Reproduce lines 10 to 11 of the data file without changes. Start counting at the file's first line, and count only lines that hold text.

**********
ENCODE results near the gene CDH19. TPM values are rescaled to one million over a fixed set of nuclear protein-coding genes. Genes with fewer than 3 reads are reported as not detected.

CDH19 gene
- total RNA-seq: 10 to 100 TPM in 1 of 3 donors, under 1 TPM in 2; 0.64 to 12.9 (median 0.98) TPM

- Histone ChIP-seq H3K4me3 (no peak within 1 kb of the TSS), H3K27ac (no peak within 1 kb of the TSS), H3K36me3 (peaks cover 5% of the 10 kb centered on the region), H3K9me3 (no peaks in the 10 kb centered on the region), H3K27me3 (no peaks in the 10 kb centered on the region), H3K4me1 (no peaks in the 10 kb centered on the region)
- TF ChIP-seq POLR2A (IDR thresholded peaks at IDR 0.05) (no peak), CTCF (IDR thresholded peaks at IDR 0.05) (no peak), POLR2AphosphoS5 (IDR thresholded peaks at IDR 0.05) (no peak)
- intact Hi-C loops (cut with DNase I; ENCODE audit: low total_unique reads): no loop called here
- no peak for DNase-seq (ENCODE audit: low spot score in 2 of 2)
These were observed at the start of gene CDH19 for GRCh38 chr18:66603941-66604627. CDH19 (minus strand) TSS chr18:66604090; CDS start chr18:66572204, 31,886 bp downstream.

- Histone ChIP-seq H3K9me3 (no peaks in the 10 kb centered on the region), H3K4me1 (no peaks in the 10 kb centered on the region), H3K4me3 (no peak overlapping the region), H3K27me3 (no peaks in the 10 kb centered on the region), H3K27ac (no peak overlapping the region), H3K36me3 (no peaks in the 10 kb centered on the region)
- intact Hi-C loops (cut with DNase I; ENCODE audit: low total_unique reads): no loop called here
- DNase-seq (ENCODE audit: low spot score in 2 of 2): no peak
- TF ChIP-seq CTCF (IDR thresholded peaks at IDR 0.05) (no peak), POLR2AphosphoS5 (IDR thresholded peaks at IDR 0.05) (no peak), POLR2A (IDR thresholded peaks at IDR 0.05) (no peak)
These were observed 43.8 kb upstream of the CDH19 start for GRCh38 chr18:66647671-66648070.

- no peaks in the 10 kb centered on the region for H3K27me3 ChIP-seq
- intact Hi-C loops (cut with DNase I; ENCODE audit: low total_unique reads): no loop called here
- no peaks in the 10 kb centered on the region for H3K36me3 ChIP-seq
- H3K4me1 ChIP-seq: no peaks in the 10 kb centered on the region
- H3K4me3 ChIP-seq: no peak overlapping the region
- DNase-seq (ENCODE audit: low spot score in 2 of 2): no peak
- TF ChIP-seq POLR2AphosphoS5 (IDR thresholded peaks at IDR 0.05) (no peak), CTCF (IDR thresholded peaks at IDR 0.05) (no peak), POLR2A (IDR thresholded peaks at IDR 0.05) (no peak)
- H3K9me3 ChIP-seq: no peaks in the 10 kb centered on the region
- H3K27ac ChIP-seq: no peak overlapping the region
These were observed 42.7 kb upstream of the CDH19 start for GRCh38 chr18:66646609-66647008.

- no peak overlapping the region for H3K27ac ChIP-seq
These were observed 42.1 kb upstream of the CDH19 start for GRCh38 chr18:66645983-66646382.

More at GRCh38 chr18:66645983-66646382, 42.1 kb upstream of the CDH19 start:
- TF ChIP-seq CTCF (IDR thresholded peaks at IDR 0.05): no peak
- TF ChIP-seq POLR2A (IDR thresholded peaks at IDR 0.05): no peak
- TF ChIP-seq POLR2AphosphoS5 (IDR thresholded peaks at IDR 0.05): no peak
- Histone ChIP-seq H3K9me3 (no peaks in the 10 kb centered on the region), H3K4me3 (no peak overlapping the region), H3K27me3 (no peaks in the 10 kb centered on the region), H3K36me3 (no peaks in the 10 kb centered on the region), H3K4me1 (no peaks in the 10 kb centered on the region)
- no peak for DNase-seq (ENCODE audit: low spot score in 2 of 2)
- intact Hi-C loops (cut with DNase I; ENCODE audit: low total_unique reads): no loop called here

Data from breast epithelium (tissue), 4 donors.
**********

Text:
- intact Hi-C loops (cut with DNase I; ENCODE audit: low total_unique reads): no loop called here
- DNase-seq (ENCODE audit: low spot score in 2 of 2): no peak